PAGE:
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James Maxton – Independent Labour Party MP, socialist, orator, Scotsman and the subject of a biography written by Gordon Brown twenty years ago – was not a successful leader, although some of his contemporaries in the 1920s thought he might become one. ‘Maxton was never a government minister,’ Brown wrote of his subject, ‘and his failure to achieve any high office may have been the result of a proper disinclination on the part of a man who knew that his talents were inappropriate. He was accused by some of laziness.’

One conclusion of Brown’s biography, which was based on his Edinburgh PhD, was that the charge of lethargy wasn’t fair. Nor was it accurate to say that Maxton had failed to achieve high office: he never wanted to hold it, although he was twice chairman of the ILP, in the 1920s and again in the 1930s. Maxton didn’t see himself as a leader in the way that his contemporary Ramsay MacDonald did. He thought of himself more as a representative than a politician, and as Brown’s biography shows, it’s striking how certain he was that he expressed the views of those he represented and on whose behalf he fought: children and the unemployed mainly. An ‘agitator for socialism’ is how Brown describes him in his book. A ‘utopian fool’ was how Maxton sometimes described himself.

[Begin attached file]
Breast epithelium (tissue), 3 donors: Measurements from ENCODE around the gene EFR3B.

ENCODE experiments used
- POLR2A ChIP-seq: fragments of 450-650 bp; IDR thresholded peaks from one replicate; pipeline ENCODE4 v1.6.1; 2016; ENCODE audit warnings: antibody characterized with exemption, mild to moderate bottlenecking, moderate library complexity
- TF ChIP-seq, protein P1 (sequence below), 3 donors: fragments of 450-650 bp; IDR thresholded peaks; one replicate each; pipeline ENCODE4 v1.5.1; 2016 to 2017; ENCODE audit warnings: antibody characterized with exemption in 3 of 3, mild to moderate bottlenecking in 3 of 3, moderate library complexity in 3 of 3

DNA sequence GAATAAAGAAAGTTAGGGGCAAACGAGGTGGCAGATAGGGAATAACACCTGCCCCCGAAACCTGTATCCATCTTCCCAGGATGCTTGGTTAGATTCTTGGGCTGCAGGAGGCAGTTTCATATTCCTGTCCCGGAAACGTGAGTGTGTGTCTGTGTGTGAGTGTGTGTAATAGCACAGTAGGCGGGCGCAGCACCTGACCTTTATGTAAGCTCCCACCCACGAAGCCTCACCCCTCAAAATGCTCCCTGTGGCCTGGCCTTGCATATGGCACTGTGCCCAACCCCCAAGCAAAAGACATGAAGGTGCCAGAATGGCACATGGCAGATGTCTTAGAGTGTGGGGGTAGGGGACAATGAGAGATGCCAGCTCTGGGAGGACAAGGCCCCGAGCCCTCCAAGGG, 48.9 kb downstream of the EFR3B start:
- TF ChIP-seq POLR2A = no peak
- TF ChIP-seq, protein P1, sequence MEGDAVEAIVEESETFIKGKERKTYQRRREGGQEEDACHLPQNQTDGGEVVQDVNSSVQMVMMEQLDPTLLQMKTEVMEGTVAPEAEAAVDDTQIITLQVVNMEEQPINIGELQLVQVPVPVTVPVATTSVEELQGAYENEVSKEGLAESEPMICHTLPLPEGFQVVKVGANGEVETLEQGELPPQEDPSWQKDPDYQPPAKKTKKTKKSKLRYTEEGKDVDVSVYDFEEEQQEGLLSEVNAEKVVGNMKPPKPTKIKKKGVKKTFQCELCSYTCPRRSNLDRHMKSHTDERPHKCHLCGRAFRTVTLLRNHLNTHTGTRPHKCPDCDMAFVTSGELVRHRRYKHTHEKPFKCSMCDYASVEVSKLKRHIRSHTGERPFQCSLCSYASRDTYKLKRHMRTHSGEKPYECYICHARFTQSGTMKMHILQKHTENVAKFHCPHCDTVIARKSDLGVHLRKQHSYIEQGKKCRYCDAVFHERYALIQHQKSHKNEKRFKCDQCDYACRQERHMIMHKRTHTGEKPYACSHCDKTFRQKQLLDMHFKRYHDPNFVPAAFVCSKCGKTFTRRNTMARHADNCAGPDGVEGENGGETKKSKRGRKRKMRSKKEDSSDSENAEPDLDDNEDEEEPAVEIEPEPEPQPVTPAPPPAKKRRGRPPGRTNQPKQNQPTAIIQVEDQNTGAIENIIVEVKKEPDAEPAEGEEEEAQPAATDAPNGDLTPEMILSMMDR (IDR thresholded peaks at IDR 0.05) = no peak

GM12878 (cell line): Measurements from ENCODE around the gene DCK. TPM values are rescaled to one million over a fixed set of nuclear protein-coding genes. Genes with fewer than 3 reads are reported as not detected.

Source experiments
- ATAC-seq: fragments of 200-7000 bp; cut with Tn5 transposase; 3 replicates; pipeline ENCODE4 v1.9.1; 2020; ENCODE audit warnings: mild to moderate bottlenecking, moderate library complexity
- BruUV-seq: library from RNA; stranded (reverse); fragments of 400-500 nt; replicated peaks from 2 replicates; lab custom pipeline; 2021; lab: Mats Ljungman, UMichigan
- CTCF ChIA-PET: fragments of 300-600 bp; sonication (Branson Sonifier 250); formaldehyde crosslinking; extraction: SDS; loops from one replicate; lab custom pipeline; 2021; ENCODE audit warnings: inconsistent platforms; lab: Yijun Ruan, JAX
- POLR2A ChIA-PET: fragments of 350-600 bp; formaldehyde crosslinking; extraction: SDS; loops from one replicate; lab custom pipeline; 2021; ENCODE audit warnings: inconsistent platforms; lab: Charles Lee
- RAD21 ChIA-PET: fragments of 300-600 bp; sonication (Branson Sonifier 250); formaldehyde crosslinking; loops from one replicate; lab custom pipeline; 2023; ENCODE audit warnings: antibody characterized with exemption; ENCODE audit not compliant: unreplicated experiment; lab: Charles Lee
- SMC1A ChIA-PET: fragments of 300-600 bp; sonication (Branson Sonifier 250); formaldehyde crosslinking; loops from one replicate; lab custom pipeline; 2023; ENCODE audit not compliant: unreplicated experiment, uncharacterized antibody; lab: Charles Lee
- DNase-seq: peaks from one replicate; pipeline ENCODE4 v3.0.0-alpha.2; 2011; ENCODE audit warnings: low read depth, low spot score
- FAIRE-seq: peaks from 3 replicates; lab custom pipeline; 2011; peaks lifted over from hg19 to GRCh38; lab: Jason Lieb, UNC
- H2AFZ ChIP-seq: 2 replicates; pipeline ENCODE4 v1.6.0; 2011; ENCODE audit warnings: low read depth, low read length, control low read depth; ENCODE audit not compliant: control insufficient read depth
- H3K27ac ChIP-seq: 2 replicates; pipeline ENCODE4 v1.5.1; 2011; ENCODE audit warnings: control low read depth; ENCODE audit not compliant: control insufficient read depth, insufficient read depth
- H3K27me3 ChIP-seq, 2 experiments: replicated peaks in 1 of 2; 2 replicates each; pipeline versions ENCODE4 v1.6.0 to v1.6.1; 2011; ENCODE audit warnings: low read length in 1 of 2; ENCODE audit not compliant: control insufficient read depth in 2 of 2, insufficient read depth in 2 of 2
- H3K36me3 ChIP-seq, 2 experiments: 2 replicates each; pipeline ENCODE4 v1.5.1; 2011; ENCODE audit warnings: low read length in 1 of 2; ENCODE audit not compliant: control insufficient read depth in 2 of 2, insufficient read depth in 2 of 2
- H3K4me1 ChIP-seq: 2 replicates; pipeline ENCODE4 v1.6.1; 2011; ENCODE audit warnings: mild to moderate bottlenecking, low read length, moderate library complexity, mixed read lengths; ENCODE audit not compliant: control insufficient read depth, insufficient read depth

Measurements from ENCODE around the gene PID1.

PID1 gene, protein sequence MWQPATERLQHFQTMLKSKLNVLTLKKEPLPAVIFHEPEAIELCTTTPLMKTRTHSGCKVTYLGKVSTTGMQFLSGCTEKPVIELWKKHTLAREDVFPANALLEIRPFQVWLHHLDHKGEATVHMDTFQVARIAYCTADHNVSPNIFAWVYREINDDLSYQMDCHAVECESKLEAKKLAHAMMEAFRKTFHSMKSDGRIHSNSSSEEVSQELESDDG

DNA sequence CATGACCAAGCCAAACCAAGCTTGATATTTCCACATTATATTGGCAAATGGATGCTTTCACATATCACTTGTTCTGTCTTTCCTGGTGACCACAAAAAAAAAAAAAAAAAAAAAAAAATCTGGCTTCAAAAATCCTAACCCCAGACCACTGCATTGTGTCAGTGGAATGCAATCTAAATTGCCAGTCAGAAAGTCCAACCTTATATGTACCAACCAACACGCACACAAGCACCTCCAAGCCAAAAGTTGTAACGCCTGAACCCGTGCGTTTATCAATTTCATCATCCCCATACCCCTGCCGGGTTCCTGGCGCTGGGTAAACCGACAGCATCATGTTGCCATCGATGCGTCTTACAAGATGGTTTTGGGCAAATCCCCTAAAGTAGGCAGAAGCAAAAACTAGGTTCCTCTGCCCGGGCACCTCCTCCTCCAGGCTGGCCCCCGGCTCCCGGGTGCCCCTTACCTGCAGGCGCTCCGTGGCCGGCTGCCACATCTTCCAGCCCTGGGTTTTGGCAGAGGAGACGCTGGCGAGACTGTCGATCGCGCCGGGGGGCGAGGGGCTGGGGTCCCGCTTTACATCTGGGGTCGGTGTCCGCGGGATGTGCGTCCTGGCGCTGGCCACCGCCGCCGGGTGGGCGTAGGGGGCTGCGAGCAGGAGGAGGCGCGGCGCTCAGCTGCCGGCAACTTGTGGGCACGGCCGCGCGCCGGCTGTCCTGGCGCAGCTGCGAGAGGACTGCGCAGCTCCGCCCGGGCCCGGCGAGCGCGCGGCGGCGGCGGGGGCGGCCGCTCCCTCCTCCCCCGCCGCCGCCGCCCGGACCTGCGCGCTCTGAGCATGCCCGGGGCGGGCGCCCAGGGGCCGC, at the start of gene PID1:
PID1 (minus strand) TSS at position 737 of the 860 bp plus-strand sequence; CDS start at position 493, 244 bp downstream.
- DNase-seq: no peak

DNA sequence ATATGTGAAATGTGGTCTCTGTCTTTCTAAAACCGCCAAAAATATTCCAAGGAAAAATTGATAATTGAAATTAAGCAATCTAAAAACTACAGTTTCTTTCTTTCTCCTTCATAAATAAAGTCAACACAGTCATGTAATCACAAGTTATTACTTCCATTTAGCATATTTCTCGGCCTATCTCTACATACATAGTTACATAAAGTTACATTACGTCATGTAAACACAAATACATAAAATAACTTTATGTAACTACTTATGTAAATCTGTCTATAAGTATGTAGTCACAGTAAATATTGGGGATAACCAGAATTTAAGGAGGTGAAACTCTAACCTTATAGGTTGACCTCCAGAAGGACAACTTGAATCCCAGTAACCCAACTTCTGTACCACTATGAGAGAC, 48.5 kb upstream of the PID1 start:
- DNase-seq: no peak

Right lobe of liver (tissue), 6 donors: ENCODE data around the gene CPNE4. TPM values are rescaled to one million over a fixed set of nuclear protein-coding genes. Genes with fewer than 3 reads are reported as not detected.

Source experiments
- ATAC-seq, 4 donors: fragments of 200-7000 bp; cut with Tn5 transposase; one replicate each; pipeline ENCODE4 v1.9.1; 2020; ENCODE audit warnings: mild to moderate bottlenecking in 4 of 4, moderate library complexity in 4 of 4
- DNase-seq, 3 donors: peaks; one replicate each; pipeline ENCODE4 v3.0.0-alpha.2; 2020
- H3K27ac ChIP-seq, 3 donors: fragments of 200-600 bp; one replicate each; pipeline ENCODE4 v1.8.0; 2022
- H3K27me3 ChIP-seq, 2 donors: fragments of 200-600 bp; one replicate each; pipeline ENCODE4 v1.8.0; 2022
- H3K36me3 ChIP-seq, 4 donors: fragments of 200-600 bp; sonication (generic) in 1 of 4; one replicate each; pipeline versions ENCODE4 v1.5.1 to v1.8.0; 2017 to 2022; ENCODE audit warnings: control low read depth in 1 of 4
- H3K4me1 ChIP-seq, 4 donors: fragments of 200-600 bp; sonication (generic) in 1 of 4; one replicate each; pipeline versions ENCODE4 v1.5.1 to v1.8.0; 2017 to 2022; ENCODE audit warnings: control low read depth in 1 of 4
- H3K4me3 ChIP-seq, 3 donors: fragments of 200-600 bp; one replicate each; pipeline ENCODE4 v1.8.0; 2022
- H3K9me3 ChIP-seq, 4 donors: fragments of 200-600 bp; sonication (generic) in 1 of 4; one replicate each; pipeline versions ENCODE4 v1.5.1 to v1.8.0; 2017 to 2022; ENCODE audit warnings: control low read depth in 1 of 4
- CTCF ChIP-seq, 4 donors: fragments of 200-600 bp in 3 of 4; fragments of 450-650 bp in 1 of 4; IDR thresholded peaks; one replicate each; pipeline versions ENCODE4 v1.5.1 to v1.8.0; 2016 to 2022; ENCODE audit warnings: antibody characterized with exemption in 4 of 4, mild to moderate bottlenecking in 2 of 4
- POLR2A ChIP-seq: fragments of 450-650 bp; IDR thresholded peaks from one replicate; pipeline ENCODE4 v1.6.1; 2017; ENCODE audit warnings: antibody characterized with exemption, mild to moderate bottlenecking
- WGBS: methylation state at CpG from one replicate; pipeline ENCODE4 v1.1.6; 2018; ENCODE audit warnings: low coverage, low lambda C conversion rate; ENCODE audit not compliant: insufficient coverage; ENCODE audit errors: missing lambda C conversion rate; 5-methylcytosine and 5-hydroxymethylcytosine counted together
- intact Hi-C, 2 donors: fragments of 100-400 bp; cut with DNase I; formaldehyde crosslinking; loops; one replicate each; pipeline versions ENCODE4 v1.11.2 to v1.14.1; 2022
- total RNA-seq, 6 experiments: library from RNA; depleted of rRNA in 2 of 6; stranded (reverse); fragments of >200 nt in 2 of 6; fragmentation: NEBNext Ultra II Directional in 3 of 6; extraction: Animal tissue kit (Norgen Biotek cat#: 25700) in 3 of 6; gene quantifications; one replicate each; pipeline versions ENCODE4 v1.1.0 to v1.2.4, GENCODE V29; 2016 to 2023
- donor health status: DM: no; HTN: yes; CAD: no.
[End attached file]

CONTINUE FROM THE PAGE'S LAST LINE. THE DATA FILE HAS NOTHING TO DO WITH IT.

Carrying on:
MacDonald thought Maxton was a rival for the Labour leadership in the 1920s. The party didn’t have many public speakers as forceful as Maxton: admirers turned up to hear his speeches, whether or not they agreed with what he had to say. But MacDonald’s sense of rivalry – if it was that – wasn’t shared by Maxton, who never treated politics as a clash between personalities. Which didn’t mean he was afraid of delivering personal attacks. He was twice banned from the House of Commons for being out of line: once, in 1923, after he called the Conservative MPs who had economised on child welfare ‘murderers’. On another occasion he got into a fight inside the House with the Conservative MP Leo Amery, who in Maxton’s view had slandered a colleague. He was no Parliamentarian: he didn’t spend his time building alliances or toeing party lines.